Nicodemus didn’t see him again until later that fall.

     The leaves had turned, the air had cooled and the harvest was in. Once again thousands of pilgrims had returned to Jerusalem, this time for Sukkoth. The Festival of Booths- the holy days when Jews gave thanks for the harvest.

     For the week long festival, make-shift booths were set up all over the Temple grounds and in every nook and cranny of every side street. The pilgrims slept in the booths to remember the forty years Israel had wandered in the wilderness and how the Lord had satisfied their hunger and their thirst.

Every day during Sukkoth, bulls would be sacrificed. Every day prayers for rain offered, and even prayers for the Resurrection of the Dead.

At night, there’d be dancing around fires as worshippers waved palm branches and called upon God to send a Messiah.

‘Hosanna!’

Jesus had just fed the multitudes with a few loaves of bread. He’d just told them that he was Living Bread, Bread from Heaven.

So Jesus comes late that year for Sukkoth, about the fourth day. As soon as he arrives he starts teaching in the Temple.

     Some in the crowds, like Nicodemus, press him by asking: ‘How do we know you’re from God?’ 

     And the man from Nazareth responds bluntly that ‘if you were doing the will of God you’d see that I’m from God.’

Others in the crowd conclude that the Messiah himself could not do more than this Jesus can.

The holiest day of the week long festival is the seventh day.

Day seven comes and inside the Temple priests (priests like Nicodemus) process around the altar, carrying basins filled with water from the well at Siloam.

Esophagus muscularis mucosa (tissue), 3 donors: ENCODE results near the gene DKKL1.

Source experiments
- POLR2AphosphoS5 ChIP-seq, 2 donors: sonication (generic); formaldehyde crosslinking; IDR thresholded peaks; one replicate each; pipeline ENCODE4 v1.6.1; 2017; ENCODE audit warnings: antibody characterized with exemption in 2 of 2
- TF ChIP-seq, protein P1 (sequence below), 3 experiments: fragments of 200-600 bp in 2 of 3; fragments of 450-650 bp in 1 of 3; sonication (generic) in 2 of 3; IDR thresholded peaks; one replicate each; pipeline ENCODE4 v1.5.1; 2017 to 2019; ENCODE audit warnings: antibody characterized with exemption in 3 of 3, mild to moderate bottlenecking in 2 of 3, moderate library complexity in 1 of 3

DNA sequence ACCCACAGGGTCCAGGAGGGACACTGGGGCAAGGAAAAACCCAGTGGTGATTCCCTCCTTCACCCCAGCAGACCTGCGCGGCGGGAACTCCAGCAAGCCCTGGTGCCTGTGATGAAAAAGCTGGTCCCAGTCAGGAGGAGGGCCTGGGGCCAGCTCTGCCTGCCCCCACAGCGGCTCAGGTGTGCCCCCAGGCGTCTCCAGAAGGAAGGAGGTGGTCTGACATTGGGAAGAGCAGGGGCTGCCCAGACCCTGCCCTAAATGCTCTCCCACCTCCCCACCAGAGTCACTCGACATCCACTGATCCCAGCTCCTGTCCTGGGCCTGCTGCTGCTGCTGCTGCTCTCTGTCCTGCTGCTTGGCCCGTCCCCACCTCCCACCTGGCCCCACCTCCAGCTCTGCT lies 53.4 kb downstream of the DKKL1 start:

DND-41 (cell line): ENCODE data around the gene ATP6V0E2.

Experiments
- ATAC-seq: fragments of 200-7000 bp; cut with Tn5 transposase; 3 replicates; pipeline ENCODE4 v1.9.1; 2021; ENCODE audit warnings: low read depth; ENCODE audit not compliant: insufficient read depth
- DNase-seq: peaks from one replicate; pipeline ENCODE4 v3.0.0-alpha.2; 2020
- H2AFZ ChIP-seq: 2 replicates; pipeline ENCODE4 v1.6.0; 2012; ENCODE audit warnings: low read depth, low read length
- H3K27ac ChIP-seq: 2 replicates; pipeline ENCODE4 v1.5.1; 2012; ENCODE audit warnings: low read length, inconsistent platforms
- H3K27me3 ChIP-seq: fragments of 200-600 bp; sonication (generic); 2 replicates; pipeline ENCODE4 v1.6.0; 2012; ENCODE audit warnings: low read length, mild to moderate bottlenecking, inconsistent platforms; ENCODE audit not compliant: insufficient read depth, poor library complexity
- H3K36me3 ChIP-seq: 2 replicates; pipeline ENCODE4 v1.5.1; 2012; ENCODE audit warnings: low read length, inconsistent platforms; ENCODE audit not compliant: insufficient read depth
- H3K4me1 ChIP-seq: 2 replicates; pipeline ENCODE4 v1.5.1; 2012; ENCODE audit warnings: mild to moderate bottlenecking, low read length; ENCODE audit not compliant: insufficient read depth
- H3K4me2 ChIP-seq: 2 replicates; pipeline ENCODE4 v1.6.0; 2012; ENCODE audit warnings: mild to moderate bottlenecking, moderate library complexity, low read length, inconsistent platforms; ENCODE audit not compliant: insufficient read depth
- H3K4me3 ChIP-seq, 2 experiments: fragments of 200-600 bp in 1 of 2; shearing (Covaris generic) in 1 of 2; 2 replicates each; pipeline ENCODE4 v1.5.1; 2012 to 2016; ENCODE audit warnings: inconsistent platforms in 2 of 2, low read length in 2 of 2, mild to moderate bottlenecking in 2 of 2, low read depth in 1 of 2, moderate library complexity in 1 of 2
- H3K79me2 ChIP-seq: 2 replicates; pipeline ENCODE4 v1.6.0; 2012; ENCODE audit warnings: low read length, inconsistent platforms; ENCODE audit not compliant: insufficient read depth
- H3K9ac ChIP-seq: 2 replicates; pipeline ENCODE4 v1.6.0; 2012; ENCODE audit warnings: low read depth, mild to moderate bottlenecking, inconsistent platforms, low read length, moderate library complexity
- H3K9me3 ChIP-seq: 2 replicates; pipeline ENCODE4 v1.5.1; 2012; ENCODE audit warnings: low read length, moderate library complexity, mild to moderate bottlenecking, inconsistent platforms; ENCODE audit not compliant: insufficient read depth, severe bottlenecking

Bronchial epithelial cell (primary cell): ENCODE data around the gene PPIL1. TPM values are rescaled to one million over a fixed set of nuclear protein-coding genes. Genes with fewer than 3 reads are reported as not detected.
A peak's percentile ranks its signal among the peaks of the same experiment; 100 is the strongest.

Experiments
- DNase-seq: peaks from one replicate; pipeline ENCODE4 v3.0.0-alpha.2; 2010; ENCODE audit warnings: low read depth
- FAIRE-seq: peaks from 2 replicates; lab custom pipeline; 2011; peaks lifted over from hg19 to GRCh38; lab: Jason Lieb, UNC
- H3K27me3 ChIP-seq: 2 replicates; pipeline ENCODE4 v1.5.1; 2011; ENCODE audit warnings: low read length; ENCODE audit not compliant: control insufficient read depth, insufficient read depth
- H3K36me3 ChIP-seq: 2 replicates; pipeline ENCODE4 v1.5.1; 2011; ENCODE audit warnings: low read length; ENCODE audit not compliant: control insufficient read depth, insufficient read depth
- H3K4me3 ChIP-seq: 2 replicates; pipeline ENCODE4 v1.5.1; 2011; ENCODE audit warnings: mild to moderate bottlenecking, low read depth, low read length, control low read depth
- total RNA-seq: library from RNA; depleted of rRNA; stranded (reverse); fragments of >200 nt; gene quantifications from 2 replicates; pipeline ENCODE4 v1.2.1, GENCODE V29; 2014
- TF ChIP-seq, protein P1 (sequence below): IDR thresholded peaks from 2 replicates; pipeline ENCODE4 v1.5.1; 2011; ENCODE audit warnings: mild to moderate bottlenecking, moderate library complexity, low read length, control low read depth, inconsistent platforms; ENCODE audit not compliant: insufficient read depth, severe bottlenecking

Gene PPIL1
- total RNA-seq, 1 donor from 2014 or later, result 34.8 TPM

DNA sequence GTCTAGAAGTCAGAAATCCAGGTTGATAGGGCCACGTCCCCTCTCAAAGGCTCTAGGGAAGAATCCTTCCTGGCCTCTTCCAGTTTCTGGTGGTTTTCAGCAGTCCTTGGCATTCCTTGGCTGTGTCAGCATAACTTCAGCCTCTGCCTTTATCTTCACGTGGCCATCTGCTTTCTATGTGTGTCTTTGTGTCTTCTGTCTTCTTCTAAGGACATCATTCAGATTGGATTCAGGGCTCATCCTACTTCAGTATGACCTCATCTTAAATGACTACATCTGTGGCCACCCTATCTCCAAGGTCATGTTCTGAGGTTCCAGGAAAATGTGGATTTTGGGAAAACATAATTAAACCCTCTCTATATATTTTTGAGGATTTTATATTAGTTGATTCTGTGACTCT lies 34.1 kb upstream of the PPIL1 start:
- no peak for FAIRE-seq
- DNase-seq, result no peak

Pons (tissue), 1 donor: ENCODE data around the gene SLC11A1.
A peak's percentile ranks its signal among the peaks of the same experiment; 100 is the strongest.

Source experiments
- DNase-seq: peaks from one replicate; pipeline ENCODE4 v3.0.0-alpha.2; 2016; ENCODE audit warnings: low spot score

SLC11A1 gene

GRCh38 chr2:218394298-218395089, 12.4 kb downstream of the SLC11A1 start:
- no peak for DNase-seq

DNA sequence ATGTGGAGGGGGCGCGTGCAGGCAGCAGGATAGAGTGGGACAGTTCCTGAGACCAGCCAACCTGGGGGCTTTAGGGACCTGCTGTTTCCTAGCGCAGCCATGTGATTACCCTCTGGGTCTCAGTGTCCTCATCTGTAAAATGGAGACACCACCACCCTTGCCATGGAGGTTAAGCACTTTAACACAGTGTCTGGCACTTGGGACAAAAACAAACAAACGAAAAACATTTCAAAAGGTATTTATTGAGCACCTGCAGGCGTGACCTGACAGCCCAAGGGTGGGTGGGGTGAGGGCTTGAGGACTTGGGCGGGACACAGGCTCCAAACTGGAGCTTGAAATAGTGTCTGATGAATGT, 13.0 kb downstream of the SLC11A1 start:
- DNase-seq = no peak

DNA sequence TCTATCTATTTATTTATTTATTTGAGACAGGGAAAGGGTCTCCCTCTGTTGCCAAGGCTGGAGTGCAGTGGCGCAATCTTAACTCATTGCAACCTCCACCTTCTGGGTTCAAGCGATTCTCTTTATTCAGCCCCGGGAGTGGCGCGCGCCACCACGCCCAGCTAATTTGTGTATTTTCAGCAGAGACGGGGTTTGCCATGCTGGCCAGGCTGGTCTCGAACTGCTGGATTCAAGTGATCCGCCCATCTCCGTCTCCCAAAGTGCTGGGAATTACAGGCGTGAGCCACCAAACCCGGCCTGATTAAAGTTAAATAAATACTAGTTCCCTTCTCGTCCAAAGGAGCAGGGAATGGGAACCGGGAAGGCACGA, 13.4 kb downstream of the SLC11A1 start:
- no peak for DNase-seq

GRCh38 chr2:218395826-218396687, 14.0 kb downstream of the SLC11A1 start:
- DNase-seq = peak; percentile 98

[Nicodemus processes around the altar table with the pitcher of water]

     Seven times they process around the altar and on the seventh turn around they pour the water over the altar to praise the God who never lets his People go thirsty.

That’s inside the Temple.

     Outside the Temple, on the seventh day, refusing to go away, Jesus declares to the crowds: ‘Let anyone who is thirsty come to me, and let the one who believes in me drink.’

That gets people’s attention.

The priests and the Pharisees send the Temple police to arrest Jesus, but the police, at least for now, are afraid to touch him. They come back empty-handed, and the Pharisees go through the roof, screaming Jesus is a fraud and anyone who listens to him is accursed.

Nicodemus is there when the police come back empty-handed. Biting his lip and not meeting anyone’s eyes, he just listens to their rage.

     After a few moments, finally and hesitatingly, he speaks up and asks his fellow priests: ‘Doesn’t the Law require us to give this man from Nazareth a fair hearing?’

     All eyes pivot to Nicodemus and they snap at him: ‘Why, are you one of his disciples?’

Standing there in the light of day with all eyes on him, Nicodemus says…nothing.